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Replacing crown gasket


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Hi everyone,

I couldn't find anything on the forum regarding this topic, but I was wondering if anyone has any tips on replacing non Rolex crowns gaskets, as I have an old Hamilton crown with a melted gasket that's otherwise in great aesthetic condition. I removed the melted gasket by letting the crown soak in ammonia overnight and cleaning the residue with pegwood. Now I'm not sure how to go about inserting a new gasket or if it's even possible? Any help is appreciated. Thanks in advance.

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18 minutes ago, watchfellow said:

Hi everyone,

I couldn't find anything on the forum regarding this topic, but I was wondering if anyone has any tips on replacing non Rolex crowns gaskets, as I have an old Hamilton crown with a melted gasket that's otherwise in great aesthetic condition. I removed the melted gasket by letting the crown soak in ammonia overnight and cleaning the residue with pegwood. Now I'm not sure how to go about inserting a new gasket or if it's even possible? Any help is appreciated. Thanks in advance.

IMG_9487.JPG

If you can't locate a new replacement crown (what is so special about it?), you have three options:

- leave as-is

- lubricate the O-ring and try to squeeze it inside the crown through the gap, going around .. Could be fun (not)

- disassemble the crown (that "washer" can be pulled out), insert O-ring, and then try to secure that plate / washer (good luck)

I would go with new replacement.

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Thank you for the response Poljot. Nothing really special about the crown I guess, probably just me being lazy to look for a new one (and this one looks aesthetically great). I will try option 2 before I start the search, although to be honest I have in the past tried to do just that and been unsuccessful. I've also tried option 3 in the past and never had any luck with it. I always end up mangling the washer and am not happy with the result.

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I had a similar situation, but it ended up being easier ordering a new crown than finding the correct o-ring and reassembling. Still have the old crown though, might get around to it 😉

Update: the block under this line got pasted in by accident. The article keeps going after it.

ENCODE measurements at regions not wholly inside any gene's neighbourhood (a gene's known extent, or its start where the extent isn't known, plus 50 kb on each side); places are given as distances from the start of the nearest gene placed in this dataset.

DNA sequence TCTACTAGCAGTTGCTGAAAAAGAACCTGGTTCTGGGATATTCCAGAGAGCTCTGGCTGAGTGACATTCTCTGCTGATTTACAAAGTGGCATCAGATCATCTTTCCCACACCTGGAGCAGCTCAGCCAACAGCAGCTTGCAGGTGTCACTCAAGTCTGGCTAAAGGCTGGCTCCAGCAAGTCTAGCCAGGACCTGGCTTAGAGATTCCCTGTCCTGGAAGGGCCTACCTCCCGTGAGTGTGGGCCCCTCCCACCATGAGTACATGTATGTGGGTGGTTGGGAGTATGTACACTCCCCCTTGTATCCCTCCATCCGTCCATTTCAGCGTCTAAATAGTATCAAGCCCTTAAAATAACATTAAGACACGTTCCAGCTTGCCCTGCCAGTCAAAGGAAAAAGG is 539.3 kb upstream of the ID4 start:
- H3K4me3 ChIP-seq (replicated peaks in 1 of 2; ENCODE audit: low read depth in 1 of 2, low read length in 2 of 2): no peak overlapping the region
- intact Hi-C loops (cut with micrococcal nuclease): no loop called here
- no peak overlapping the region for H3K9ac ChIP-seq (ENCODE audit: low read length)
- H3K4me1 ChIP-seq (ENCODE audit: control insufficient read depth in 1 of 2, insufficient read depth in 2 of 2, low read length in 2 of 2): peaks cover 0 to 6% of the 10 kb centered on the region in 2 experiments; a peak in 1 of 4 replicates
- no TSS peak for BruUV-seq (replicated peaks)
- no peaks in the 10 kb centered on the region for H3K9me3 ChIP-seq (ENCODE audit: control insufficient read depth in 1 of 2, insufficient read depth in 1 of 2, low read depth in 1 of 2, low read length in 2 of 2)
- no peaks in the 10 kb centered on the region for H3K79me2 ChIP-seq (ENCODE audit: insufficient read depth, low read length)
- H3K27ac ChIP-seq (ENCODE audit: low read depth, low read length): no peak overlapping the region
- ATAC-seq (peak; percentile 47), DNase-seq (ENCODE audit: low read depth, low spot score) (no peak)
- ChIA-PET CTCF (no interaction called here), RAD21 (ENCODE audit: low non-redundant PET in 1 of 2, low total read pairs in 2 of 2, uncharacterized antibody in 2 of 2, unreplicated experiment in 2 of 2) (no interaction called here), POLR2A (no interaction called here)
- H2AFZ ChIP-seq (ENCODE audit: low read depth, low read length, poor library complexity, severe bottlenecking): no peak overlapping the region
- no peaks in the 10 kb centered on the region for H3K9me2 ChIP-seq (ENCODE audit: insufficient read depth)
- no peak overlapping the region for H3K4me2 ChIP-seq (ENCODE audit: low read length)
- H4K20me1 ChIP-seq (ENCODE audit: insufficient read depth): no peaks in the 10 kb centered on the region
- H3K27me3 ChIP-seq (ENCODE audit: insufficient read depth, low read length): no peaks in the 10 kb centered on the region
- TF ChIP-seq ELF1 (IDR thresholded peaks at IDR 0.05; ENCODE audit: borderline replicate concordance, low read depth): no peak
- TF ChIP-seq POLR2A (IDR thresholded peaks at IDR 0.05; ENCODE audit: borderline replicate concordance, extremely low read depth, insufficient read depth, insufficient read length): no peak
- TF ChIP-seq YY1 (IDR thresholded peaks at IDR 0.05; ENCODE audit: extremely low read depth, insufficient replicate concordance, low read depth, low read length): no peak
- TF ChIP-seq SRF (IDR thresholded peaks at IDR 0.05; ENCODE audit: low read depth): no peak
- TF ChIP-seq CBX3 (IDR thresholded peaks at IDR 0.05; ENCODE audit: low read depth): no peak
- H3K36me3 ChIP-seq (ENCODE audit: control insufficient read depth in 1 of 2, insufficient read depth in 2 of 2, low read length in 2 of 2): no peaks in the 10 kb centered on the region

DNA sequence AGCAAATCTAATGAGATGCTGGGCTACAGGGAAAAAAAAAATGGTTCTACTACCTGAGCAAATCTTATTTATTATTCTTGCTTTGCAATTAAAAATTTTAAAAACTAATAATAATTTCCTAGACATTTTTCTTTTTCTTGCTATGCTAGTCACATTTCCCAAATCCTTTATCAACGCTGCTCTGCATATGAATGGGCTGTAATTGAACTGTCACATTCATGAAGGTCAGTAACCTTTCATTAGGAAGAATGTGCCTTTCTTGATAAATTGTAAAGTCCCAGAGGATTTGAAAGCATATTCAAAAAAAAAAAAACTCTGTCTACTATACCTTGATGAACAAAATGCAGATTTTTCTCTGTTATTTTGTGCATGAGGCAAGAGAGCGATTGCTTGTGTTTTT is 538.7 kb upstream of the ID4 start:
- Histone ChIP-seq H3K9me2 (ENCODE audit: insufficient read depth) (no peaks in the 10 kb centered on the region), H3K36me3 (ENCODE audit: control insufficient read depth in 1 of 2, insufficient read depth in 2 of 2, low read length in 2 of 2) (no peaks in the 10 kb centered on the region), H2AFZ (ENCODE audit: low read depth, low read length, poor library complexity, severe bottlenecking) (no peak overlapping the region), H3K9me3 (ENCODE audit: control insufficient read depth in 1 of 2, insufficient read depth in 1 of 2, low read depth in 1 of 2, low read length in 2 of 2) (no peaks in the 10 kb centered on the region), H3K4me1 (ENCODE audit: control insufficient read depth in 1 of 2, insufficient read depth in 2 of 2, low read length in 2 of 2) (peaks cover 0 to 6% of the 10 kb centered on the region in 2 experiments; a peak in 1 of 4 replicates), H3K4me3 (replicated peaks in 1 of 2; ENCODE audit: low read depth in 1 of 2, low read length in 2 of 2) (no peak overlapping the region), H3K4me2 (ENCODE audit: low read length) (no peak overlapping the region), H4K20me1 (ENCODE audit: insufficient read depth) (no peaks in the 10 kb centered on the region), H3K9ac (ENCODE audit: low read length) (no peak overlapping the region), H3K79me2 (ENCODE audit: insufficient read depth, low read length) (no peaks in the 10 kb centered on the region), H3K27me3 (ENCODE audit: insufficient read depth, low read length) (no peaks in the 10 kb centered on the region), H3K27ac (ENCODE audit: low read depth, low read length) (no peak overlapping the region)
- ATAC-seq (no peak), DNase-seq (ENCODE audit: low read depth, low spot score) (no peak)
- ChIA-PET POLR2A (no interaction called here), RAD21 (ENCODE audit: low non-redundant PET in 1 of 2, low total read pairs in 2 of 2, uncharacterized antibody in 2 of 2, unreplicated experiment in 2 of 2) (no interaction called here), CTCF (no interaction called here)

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48 minutes ago, watchfellow said:

Thank you for the response Poljot. Nothing really special about the crown I guess, probably just me being lazy to look for a new one (and this one looks aesthetically great). I will try option 2 before I start the search, although to be honest I have in the past tried to do just that and been unsuccessful. I've also tried option 3 in the past and never had any luck with it. I always end up mangling the washer and am not happy with the result.

Option 2 is tricky, but doable using silicone grease and a small flat screwdriver with dull tip & tweezers. You may even use some electric tape between o-ring and the blade while pushing the o-ring to prevent damaging it.

You may also search here for a new waterproof crown:

https://www.cousinsuk.com/category/waterproof-watch-crowns

I wish you luck and hope you will work something out. I am going to spend less time on this forum as I need to concentrate on some interesting and time-consuming current projects with vintage watches (jewels replacement, new balance staffs, etc). TIME for a break :-).

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On 1/24/2021 at 5:36 PM, KOwatch said:

I had a similar situation, but it ended up being easier ordering a new crown than finding the correct o-ring and reassembling. Still have the old crown though, might get around to it 😉 

It actually wasn't so bad! The silicon grease trick that Poljot suggested worked a charm. I pressure tested the case and surprisingly it came out waterproof as well.

On 1/24/2021 at 6:18 PM, Poljot said:

Option 2 is tricky, but doable using silicone grease and a small flat screwdriver with dull tip & tweezers. You may even use some electric tape between o-ring and the blade while pushing the o-ring to prevent damaging it.

You may also search here for a new waterproof crown:

https://www.cousinsuk.com/category/waterproof-watch-crowns

I wish you luck and hope you will work something out. I am going to spend less time on this forum as I need to concentrate on some interesting and time-consuming current projects with vintage watches (jewels replacement, new balance staffs, etc). TIME for a break :-).

Thank you for the silicone grease tip, it worked really well. And the case even passed a waterproof test!

The irony of working on watches... there is just never enough time for every project.

 

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